Last week we began to disassemble the first of four barns that we will be removing from a property in Waterford, Vermont. All have fallen into disrepair, and the property owners have chosen to see us remove and save the old barns rather than have them deteriorate further.
Below is a beautiful photo taken in the late 1800s in front of the group of barns on the historic Daniels Farm:
How I would love to know the occasion that led to this photo being taken!
The farm was once a thriving scene, with over 1500 acres in agriculture. Removing this many barns far from our home base is quite an undertaking, so we decided to start with the smallest of the structures.
You can see our early 1800s corn crib in the far left of the next photo, nestled in back of the two larger barns:
This fantastic timber frame structure was originally built to dry and store the corn that was grown on the property. Our first clue to this early history was the classic corn crib siding- narrow vertical strips that have gaps between them in order to allow ventilation for the corn stored within.
In the next photo, you can see one of the corners of the building with the siding still in tact.
We received affirmation of the original purpose for this barn when we looked up at the roof trim. Do you see it?
Over the frame’s early years, critters were enjoying the nicely dried corn on the cob. It was probably raccoons that dragged corn up into the eves of the building for their evening meal. I am sure they were very grateful for all that good ventilation to keep their corn dry!
Removing the Roof Boards from the Barn Frame
Once we had the barn cleaned out, we began to remove the roof boards, labeling each one so that it can go back to its original home on the hand hewn rafters.
We also labeled all the beautiful siding boards. As is common with many of the old barns that we restore, some of the boards were replaced about one hundred years ago. We were noticing the uniquely strong circle saw marks on these boards when an older neighbor stopped in to chat.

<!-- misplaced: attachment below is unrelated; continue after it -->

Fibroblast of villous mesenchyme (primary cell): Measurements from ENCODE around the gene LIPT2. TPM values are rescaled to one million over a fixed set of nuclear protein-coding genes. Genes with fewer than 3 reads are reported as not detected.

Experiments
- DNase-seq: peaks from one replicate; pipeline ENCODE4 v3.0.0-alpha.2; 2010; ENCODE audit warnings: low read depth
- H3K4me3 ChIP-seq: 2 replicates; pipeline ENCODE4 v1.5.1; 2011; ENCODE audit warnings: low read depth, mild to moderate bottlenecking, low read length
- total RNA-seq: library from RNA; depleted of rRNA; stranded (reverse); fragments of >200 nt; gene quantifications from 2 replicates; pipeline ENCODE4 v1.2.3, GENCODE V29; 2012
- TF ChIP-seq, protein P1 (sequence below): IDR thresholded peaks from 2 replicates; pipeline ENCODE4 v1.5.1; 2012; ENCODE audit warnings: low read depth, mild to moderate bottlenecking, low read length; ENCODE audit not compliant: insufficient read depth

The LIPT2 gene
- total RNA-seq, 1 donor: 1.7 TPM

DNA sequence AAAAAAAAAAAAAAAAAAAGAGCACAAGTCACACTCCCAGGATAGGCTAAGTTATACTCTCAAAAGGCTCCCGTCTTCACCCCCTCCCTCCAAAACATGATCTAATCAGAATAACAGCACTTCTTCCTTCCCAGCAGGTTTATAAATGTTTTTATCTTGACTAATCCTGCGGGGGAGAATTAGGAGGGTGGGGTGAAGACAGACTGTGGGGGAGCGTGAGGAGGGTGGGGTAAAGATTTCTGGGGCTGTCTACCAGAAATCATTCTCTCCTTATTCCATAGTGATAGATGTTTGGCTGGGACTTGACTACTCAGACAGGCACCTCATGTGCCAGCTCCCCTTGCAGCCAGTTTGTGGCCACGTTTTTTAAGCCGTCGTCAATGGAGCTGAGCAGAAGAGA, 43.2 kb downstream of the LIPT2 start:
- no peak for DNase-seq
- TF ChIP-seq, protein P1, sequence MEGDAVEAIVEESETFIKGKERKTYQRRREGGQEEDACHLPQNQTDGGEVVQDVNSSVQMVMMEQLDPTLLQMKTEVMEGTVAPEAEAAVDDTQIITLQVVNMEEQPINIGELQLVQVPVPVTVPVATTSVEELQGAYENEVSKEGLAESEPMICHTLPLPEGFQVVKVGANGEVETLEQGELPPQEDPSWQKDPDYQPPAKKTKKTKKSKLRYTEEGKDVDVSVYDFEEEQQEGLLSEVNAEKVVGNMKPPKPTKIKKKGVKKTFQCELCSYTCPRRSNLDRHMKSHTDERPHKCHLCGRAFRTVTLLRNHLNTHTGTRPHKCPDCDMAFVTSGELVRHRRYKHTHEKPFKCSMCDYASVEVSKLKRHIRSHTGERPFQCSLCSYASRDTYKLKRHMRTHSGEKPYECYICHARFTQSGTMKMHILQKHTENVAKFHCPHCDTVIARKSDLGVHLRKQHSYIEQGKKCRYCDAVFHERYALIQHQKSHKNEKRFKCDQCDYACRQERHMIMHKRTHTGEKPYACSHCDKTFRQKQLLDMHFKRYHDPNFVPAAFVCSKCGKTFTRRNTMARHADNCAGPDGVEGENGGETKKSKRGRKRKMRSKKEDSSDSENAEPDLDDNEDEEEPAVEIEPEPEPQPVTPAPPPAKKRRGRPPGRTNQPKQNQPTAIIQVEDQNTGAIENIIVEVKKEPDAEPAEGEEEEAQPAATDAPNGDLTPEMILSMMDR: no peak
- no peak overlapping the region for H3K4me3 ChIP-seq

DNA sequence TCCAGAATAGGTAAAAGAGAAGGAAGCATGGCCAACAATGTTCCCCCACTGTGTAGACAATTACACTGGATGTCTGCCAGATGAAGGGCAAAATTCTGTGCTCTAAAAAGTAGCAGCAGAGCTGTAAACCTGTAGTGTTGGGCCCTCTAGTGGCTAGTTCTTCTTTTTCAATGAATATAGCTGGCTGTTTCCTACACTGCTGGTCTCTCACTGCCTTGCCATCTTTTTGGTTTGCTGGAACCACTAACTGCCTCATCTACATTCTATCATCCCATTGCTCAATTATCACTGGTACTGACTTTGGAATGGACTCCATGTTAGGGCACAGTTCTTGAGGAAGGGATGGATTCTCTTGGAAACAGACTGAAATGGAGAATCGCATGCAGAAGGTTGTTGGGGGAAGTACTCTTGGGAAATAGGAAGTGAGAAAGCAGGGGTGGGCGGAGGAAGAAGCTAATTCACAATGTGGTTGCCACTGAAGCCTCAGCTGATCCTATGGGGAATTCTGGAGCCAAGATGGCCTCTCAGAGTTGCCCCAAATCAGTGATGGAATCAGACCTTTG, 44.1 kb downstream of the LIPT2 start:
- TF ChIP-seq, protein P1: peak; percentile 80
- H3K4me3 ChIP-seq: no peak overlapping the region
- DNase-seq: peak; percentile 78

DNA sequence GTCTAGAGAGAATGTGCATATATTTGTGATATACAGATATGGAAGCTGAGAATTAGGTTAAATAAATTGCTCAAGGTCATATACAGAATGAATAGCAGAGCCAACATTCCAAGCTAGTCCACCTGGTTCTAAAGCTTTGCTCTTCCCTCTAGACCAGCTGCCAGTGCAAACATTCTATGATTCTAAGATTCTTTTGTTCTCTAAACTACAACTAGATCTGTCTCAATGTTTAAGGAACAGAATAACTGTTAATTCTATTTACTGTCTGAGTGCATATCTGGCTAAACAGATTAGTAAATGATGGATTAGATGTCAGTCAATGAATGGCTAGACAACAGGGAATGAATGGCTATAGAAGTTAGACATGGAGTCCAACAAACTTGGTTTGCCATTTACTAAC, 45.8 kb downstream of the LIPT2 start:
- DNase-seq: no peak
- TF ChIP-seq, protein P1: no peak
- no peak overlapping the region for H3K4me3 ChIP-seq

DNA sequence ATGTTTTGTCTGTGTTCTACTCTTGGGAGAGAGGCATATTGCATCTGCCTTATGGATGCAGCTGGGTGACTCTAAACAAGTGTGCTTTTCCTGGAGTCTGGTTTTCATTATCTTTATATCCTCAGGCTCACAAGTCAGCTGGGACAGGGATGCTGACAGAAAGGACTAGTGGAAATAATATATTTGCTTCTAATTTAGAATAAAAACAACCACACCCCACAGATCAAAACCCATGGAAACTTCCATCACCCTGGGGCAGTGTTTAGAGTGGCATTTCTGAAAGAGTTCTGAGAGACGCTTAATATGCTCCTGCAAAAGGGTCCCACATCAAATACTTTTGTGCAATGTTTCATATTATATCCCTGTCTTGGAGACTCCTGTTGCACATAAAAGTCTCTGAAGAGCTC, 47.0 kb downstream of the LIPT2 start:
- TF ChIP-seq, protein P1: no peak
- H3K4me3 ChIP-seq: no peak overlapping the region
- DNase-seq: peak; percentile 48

He explained that there was an early water saw just down the hill, and that he had dug up old wooden water pipes in his field that had channeled water to the sawmill. It was so wonderful to hear some of the local knowledge about the story of this farm and the barn!
Once the roof boards, rafters, and siding had been removed, we set to work popping out the ash pegs that have held the joinery in place for so many decades.
Here is a view of how tightly the trees have grown up around the unused structure:
Due to disuse, wet ground, and trees growing so close to the barn, the sills have almost disappeared into the ground. We will have some work to do in repairing these post bottoms, but it will be well worth it to give this gem another life-span.
Carpenter Ants Leave Their Mark on the Frame
We received a surprise when we exposed one of the post top tenons. In the first of the photos below, you can see the incredible sculpture that carpenter ants created, much to my chagrin! They have chewed away all but the thinnest of strips- just enough to not collapse their own home. This post will be replaced from our inventory of hand hewn timbers. The second photo shows one of the healthy tenons in the barn. Now that is how a two hundred year old tenon should look!
In the next photo, we are lifting the top plate off of the posts.
When we return next week, we will lower the bents to the ground, label the posts and ties, and finish cleaning up the site.
This Old Barn Is for Sale!
This 16×20 corn crib, with its full second floor, will make an incredible little cabin or garden shed once we have restored the timbers.
Aside from wanting to start our large project in Waterford with the most manageable of the four barns, there was another important reason to delay the disassembly of the largest- a 32×42 gunstock timber frame. There is a family of Eastern Phoebes nesting under the eve. We learned that, incredibly, it takes only 16 days from when a Phoebe egg hatches till the birds will take flight from the nest! We will make sure they have flown before we begin disassembly of this magnificent barn.
When I stepped into the gunstock barn on Friday, I realized that the phoebes were not our only winged friends making use of the space. This little fellow had flown down from a nest and was taking a rest on a beautiful antique bow saw.
It seems the family of robins is already on the move! Stay tuned for more information on this large gunstock barn that has been home and habitat to so many over the last two hundred years- from farmers to pheobes.
Do you dream of living (or working) in an old barn?